At a time of dwindling external reserve and sustaining pressure on the naira exchange rate, the news of a major increase in the excess crude oil reserve is highly welcome. The Co-ordinating minister if the economy and minister of Finance, Dr. Ngozi Okonjo-Iweala last week announced a major increase in the excess crude oil account, which has been severely depleted since 2012. The account, which had less than $2.2 billion as at mid-January 2014, has improved to $3.45billion with the recent addition of $1.34billion
The development is in line with the minister’s commitment to build economic buffers that will ensure the smooth functioning of the economy in the rainy day. This is a highly welcome policy deviation from the trend of spending everything we earn at a period of robust oil revenue.
Efforts however need to be intensified towards rebuilding the reserve, after dropping from about $11.5 billion in December 2012.
It makes a lot of economic wisdom that Nigeria should extract as much savings as possible at this period of an upturn in the oil cycle. In the light of slow economic growth at the global level and the increasing oil supplies from new oil producers, it is not expected that the sunny days in the international oil market will last for too long. It is therefore quite imperative for Nigeria to seize this opportunity to make as much savings as possible.
We expect that this positive development will go a long way to calm the nerves of traders in the foreign exchange market where pressure on the naira has mounted in the past twelve weeks. The ability of the Central Bank of Nigeria to intervene in the foreign exchange market to the tune of $26.6 billion last year and about $5.0 billion so far this year speaks of a great success achieved so far in building economic buffers from which the bank is able to intervene in the market.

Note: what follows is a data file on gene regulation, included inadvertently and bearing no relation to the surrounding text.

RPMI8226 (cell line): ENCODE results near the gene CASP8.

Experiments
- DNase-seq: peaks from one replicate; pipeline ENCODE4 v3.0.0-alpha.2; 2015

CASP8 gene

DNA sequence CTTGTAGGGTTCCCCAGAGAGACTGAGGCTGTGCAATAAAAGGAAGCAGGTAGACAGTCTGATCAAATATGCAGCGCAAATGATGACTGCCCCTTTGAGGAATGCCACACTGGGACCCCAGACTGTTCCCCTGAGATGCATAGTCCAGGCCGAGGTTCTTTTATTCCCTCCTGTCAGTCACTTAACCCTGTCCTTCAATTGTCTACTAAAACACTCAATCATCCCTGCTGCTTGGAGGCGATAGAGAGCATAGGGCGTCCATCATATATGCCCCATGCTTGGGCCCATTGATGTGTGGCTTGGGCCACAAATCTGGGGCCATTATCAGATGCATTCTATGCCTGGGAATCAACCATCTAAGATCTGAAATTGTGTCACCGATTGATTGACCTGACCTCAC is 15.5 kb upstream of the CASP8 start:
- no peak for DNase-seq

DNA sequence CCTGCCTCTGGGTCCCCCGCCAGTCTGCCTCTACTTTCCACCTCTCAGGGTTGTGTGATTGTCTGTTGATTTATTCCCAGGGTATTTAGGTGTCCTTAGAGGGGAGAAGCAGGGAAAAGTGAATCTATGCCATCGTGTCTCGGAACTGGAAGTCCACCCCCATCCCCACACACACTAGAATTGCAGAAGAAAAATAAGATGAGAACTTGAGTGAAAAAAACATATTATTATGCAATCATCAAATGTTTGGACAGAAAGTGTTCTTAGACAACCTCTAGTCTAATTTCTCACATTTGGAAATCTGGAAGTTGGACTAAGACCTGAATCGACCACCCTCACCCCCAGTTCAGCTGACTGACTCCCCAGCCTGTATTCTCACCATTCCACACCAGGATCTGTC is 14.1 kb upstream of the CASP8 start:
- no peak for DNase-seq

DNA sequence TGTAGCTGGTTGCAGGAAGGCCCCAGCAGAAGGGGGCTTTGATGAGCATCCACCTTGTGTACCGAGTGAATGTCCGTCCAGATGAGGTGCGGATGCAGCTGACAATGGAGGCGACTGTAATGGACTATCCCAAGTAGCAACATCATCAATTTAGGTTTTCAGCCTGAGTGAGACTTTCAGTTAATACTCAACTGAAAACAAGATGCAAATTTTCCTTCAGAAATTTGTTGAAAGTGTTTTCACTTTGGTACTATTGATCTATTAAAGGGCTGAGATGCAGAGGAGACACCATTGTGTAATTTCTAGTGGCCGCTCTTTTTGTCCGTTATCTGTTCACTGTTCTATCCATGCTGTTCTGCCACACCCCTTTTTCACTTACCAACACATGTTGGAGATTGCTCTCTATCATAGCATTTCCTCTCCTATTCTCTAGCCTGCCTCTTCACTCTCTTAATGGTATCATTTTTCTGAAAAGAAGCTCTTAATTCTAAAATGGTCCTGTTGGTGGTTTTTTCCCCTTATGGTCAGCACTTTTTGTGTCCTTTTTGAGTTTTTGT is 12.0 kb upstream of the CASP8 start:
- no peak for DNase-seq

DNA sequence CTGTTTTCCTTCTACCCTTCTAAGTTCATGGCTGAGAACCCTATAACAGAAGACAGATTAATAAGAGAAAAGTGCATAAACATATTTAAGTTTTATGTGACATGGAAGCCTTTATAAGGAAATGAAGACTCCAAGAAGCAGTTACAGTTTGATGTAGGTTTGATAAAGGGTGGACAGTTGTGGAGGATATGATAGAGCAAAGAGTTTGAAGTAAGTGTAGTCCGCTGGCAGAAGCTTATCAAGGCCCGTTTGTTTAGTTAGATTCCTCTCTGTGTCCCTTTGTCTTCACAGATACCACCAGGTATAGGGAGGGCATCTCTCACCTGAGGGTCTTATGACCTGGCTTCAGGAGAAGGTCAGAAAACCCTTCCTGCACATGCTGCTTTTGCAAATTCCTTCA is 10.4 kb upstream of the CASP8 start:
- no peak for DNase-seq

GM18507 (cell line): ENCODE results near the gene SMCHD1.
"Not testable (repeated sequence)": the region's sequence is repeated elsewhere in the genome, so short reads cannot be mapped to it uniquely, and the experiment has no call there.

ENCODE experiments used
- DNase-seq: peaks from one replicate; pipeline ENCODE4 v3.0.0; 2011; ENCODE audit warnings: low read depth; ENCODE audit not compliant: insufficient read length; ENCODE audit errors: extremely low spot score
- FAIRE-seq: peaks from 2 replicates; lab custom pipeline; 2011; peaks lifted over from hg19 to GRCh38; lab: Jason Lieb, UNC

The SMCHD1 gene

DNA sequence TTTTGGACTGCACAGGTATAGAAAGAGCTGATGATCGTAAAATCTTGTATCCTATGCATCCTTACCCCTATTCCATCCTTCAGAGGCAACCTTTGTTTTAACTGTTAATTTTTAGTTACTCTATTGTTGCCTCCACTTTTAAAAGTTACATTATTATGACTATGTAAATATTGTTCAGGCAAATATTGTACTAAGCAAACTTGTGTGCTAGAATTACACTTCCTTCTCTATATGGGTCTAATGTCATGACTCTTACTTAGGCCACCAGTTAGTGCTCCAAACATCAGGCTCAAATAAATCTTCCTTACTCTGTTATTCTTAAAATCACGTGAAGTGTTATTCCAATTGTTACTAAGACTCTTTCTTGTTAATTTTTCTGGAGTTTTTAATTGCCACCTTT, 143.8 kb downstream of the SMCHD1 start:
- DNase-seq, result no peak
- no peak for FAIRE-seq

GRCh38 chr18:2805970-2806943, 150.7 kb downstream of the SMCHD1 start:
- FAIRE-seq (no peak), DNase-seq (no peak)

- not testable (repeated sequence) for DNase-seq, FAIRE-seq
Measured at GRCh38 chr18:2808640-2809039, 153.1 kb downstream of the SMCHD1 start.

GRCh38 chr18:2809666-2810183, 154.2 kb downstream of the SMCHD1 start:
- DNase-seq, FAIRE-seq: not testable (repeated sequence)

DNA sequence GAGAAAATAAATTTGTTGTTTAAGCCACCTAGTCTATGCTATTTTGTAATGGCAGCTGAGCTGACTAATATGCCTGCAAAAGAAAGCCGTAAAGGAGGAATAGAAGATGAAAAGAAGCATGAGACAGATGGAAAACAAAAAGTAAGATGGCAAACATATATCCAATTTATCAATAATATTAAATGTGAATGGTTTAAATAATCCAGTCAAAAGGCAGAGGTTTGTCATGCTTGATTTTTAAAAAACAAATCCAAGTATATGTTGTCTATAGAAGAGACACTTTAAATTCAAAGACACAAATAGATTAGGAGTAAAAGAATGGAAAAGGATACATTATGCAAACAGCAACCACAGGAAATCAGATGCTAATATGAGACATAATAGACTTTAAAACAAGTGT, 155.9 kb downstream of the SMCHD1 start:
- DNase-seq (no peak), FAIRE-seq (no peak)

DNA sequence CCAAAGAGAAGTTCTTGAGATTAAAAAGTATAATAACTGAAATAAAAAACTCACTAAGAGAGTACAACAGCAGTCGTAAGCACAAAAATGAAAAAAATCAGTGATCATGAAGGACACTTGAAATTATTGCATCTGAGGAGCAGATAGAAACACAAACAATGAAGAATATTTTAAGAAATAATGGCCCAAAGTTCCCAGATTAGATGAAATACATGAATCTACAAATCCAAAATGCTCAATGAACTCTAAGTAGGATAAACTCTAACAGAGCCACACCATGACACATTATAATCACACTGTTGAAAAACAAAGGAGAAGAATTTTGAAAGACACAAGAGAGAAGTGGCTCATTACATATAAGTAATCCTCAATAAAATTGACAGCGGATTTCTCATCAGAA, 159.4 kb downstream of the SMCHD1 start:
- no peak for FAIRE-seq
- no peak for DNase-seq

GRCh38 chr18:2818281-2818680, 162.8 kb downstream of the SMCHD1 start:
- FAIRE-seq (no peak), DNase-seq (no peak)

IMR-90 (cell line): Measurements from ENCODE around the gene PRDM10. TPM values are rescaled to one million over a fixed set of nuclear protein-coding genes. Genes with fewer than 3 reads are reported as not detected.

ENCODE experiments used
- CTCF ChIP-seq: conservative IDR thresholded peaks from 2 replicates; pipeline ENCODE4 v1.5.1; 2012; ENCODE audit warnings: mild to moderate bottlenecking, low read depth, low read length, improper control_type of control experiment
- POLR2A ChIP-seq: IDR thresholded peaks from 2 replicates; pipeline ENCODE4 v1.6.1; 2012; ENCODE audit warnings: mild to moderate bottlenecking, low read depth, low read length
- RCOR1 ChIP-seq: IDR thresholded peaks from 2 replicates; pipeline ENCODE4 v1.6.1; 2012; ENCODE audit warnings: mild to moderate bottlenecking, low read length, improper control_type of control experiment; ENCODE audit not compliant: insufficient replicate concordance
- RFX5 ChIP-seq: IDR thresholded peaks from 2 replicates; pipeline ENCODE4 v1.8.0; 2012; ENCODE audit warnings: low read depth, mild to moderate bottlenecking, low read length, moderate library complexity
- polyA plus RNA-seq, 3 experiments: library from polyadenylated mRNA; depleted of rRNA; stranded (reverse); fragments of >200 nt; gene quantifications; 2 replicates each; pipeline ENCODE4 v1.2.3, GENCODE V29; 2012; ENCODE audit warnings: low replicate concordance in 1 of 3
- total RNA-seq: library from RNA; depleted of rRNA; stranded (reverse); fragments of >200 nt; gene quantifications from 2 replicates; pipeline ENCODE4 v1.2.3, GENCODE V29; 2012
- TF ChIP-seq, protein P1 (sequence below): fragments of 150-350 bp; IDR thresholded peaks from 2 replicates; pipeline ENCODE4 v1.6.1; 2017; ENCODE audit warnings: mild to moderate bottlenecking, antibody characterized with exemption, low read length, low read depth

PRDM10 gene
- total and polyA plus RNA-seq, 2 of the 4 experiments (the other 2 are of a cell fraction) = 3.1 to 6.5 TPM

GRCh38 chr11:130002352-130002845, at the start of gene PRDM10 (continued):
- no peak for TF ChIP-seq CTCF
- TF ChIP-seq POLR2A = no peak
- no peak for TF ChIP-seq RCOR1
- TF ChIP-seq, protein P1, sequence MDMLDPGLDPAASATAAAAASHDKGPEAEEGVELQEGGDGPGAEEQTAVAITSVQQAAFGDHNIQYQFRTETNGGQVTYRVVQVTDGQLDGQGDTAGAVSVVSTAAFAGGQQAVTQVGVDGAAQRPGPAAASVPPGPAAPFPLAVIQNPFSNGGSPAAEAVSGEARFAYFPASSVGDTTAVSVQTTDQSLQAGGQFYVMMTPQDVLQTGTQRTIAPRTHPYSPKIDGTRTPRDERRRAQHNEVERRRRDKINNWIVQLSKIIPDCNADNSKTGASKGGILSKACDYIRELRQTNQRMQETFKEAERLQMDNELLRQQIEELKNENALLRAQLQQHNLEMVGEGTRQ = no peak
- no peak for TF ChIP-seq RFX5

We therefore encourage both the executive and the legislature to take further steps in building economic buffers to sustain and further boost economic stability and confidence of foreign and local investors. The critical factor in building the excess crude oil account is the oil price upon which the annual budget is planned. It is therefore important that government takes a conservative approach in respect of the base oil price.
The executive has proposed $77.50 per barrel as the benchmark crude oil price for 2014. This is below the $79 per barrel the legislature approved last year. This reduction is desirable to step up the effort to build up both the excess crude oil and the external reserves.
The need to do this has become compelling in the light of heavy draw downs in external reserve due to the pressure on the naira. Foreign reserve has dropped from the $43.5 billion at the beginning of this year to $38.7 billion as at 12th March 2014. We are therefore well below the target of $50 billion external reserve set for the end of 2012.
It is not possible for the Central Bank to continue defending the naira unless there are deliberate efforts to rebuild the external reserve. Keeping the crude oil benchmark deliberately low and thus increasing the margin of excess crude oil revenue will be a step in the right direction. If this is done, it is possible to accumulate as much as $25 billion in the excess crude oil account this year, assuming an average crude oil price of $110 per barrel.
Saving the excess crude oil revenue is even more important than accumulating it. The usual habit is to draw down from the excess crude oil reserve any time there is a revenue shortfall. This happens because the money is available for spending under the law. If it is not available for spending, it will not be spent.
It has become necessary to sterilize the excess crude oil revenue at least in the year in which it is earned. This will provide a major stabilizing force for the nation’s economy.
If the purpose of excess crude oil revenue is to provide a stabilizing force in the economy, it is not supposed to be spent in any year in which there is a surplus earning. It is supposed to augment government revenue in periods of revenue shortfalls – that is when the ruling oil price falls below the minimum level required to run a normal budget.
It will then become possible for government to maintain a standard crude oil benchmark irrespective of the oil price trend. The excess saved in the years of surpluses will be applied to make up government revenue in periods of revenue shortfall.
This is the real function of economic buffers and the real force in achieving economic stability through the ups and downs of the oil cycle. If we accumulate a surplus and spend it in the period of surpluses, we miss the real essence of building economic buffers. Therefore, we must have a rethink and change the appetite of sharing our savings meant the raining day.